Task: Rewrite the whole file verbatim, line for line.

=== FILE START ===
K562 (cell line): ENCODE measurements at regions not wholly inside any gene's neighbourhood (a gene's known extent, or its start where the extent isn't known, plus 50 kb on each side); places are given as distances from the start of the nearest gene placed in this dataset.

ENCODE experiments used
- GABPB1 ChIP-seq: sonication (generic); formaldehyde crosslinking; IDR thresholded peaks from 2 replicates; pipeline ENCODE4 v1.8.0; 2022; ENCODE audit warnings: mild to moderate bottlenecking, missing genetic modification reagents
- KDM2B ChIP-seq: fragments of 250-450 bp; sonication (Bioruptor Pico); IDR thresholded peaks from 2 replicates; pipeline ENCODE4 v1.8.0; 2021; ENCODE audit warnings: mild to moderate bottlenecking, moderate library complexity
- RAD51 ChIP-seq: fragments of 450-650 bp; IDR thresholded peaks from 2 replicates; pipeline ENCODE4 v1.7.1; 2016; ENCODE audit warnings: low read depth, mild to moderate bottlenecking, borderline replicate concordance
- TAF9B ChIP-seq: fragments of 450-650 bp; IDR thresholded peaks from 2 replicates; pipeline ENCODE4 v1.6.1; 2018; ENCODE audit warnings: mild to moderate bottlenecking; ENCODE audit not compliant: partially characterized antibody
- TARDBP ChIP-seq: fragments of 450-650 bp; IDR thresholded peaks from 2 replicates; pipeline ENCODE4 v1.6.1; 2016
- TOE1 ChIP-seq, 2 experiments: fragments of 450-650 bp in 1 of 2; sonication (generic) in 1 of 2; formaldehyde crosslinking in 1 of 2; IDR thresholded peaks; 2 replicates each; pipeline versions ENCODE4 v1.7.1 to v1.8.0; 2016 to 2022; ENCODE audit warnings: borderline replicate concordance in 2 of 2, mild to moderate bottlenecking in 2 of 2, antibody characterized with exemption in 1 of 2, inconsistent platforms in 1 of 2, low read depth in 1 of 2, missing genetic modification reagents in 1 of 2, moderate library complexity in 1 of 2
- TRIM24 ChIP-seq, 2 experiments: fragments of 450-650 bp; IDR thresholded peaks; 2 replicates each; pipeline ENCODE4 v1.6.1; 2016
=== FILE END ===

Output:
K562 (cell line): ENCODE measurements at regions not wholly inside any gene's neighbourhood (a gene's known extent, or its start where the extent isn't known, plus 50 kb on each side); places are given as distances from the start of the nearest gene placed in this dataset.

ENCODE experiments used
- GABPB1 ChIP-seq: sonication (generic); formaldehyde crosslinking; IDR thresholded peaks from 2 replicates; pipeline ENCODE4 v1.8.0; 2022; ENCODE audit warnings: mild to moderate bottlenecking, missing genetic modification reagents
- KDM2B ChIP-seq: fragments of 250-450 bp; sonication (Bioruptor Pico); IDR thresholded peaks from 2 replicates; pipeline ENCODE4 v1.8.0; 2021; ENCODE audit warnings: mild to moderate bottlenecking, moderate library complexity
- RAD51 ChIP-seq: fragments of 450-650 bp; IDR thresholded peaks from 2 replicates; pipeline ENCODE4 v1.7.1; 2016; ENCODE audit warnings: low read depth, mild to moderate bottlenecking, borderline replicate concordance
- TAF9B ChIP-seq: fragments of 450-650 bp; IDR thresholded peaks from 2 replicates; pipeline ENCODE4 v1.6.1; 2018; ENCODE audit warnings: mild to moderate bottlenecking; ENCODE audit not compliant: partially characterized antibody
- TARDBP ChIP-seq: fragments of 450-650 bp; IDR thresholded peaks from 2 replicates; pipeline ENCODE4 v1.6.1; 2016
- TOE1 ChIP-seq, 2 experiments: fragments of 450-650 bp in 1 of 2; sonication (generic) in 1 of 2; formaldehyde crosslinking in 1 of 2; IDR thresholded peaks; 2 replicates each; pipeline versions ENCODE4 v1.7.1 to v1.8.0; 2016 to 2022; ENCODE audit warnings: borderline replicate concordance in 2 of 2, mild to moderate bottlenecking in 2 of 2, antibody characterized with exemption in 1 of 2, inconsistent platforms in 1 of 2, low read depth in 1 of 2, missing genetic modification reagents in 1 of 2, moderate library complexity in 1 of 2
- TRIM24 ChIP-seq, 2 experiments: fragments of 450-650 bp; IDR thresholded peaks; 2 replicates each; pipeline ENCODE4 v1.6.1; 2016